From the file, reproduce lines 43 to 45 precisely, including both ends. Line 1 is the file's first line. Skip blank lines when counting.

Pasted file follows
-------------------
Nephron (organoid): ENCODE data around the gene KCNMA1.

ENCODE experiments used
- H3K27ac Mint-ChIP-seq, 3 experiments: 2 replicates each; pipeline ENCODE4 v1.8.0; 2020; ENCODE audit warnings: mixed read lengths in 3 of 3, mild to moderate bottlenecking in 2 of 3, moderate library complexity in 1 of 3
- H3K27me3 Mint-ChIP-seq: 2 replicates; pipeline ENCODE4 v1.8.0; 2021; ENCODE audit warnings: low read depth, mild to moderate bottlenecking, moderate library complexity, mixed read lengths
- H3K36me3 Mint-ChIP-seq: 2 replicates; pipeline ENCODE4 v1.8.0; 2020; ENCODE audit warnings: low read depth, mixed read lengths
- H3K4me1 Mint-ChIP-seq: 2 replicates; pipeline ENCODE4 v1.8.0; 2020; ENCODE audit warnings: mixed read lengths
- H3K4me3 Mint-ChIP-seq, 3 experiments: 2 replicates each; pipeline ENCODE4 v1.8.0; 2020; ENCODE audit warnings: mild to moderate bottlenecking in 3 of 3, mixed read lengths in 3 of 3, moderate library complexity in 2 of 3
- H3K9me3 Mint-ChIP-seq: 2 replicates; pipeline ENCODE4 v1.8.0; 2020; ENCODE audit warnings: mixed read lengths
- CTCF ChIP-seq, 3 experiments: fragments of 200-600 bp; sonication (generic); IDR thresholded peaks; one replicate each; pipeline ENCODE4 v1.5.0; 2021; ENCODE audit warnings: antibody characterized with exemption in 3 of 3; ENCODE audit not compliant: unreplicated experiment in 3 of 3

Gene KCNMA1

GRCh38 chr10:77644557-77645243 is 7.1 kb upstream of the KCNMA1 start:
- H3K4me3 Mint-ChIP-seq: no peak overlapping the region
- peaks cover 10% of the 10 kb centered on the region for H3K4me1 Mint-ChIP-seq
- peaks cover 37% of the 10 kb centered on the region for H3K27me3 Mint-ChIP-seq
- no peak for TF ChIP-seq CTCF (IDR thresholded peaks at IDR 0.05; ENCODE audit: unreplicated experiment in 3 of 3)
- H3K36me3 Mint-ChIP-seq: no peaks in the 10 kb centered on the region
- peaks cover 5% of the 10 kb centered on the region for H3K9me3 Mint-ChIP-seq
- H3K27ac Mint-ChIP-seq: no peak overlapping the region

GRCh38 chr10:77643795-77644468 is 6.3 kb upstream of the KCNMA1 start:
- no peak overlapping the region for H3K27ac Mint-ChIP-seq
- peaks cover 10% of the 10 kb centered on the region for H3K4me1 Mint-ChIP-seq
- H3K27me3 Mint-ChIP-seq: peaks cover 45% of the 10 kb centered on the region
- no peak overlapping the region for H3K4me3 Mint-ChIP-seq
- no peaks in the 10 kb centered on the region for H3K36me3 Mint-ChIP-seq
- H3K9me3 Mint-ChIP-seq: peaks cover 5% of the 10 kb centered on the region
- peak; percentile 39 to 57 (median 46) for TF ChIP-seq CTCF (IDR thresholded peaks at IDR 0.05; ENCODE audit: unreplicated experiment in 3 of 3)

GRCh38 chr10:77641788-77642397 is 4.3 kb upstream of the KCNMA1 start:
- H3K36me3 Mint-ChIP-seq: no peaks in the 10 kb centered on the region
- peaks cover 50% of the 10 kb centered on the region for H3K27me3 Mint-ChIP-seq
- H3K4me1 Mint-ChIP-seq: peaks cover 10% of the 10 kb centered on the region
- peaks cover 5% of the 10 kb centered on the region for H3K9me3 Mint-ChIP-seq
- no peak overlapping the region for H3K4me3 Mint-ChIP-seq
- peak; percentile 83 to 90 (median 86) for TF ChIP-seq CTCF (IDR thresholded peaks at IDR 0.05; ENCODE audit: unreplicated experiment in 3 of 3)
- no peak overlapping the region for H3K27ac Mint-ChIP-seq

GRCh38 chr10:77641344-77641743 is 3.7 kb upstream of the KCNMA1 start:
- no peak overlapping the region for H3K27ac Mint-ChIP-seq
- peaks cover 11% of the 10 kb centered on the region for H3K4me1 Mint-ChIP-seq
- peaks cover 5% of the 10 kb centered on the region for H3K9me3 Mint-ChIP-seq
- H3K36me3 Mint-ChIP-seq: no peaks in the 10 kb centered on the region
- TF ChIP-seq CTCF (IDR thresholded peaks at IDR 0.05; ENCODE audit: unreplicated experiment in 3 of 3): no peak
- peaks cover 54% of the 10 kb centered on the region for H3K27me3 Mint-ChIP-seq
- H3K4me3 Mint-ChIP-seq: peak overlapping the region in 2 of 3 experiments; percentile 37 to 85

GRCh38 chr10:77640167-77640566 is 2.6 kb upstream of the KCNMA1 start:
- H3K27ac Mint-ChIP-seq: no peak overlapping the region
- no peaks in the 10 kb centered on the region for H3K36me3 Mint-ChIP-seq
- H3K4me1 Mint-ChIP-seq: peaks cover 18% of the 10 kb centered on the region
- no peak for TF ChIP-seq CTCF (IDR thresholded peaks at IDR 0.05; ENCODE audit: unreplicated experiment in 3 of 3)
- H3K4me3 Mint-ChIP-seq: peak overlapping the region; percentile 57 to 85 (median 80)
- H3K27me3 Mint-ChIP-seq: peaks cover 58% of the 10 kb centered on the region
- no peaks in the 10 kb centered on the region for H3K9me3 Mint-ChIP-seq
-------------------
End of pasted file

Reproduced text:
GRCh38 chr10:77640167-77640566 is 2.6 kb upstream of the KCNMA1 start:
- H3K27ac Mint-ChIP-seq: no peak overlapping the region
- no peaks in the 10 kb centered on the region for H3K36me3 Mint-ChIP-seq